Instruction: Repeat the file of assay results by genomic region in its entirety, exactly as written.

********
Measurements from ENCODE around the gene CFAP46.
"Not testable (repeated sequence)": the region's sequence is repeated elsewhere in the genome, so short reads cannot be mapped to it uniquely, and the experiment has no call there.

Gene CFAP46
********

Measurements from ENCODE around the gene CFAP46.
"Not testable (repeated sequence)": the region's sequence is repeated elsewhere in the genome, so short reads cannot be mapped to it uniquely, and the experiment has no call there.

Gene CFAP46